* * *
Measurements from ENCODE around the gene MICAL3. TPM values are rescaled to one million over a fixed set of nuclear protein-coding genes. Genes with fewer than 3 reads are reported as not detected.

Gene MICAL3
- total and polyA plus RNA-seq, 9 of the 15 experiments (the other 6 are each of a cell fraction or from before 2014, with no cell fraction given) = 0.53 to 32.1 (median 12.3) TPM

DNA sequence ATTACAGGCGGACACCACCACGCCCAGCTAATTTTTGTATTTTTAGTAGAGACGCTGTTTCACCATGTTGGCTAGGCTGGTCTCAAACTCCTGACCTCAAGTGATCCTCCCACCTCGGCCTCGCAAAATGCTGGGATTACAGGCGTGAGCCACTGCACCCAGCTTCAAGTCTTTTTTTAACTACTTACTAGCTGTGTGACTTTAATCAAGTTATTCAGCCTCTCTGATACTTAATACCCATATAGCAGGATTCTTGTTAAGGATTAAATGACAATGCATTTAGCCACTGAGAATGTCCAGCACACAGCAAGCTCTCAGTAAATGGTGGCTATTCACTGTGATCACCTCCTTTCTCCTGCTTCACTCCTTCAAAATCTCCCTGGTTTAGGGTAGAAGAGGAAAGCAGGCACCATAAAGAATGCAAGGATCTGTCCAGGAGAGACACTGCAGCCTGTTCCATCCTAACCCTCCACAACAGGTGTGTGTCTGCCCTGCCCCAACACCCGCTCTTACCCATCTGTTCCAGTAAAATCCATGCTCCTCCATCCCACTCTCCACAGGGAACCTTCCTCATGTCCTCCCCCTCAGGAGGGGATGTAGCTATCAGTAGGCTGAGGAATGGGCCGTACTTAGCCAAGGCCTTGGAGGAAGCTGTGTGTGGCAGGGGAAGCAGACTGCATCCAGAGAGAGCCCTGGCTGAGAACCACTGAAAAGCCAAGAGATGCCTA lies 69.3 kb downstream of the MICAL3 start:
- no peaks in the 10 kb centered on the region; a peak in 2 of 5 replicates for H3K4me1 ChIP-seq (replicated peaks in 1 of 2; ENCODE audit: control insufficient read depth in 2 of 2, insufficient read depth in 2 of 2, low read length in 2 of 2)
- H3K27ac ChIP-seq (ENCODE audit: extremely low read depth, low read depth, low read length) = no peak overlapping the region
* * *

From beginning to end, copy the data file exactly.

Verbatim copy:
Measurements from ENCODE around the gene MICAL3. TPM values are rescaled to one million over a fixed set of nuclear protein-coding genes. Genes with fewer than 3 reads are reported as not detected.

Gene MICAL3
- total and polyA plus RNA-seq, 9 of the 15 experiments (the other 6 are each of a cell fraction or from before 2014, with no cell fraction given) = 0.53 to 32.1 (median 12.3) TPM

DNA sequence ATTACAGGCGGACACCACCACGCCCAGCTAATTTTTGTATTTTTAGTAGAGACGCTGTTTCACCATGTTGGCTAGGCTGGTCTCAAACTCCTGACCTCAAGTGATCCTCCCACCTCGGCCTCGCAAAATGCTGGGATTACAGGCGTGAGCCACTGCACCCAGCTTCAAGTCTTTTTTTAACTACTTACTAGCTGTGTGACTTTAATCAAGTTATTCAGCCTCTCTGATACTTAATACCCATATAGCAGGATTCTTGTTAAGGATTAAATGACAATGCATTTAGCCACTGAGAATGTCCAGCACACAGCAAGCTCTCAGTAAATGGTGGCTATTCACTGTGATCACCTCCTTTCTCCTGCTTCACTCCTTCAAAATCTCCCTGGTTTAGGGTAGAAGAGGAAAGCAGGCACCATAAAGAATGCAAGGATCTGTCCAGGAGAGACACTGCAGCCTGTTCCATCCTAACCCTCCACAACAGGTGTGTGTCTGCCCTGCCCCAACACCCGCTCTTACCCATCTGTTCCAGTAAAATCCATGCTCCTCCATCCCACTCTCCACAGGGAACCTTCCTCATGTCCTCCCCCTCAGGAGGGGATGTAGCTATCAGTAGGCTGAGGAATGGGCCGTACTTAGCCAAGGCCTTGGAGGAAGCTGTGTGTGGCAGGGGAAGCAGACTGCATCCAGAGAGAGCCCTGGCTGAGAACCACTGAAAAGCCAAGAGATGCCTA lies 69.3 kb downstream of the MICAL3 start:
- no peaks in the 10 kb centered on the region; a peak in 2 of 5 replicates for H3K4me1 ChIP-seq (replicated peaks in 1 of 2; ENCODE audit: control insufficient read depth in 2 of 2, insufficient read depth in 2 of 2, low read length in 2 of 2)
- H3K27ac ChIP-seq (ENCODE audit: extremely low read depth, low read depth, low read length) = no peak overlapping the region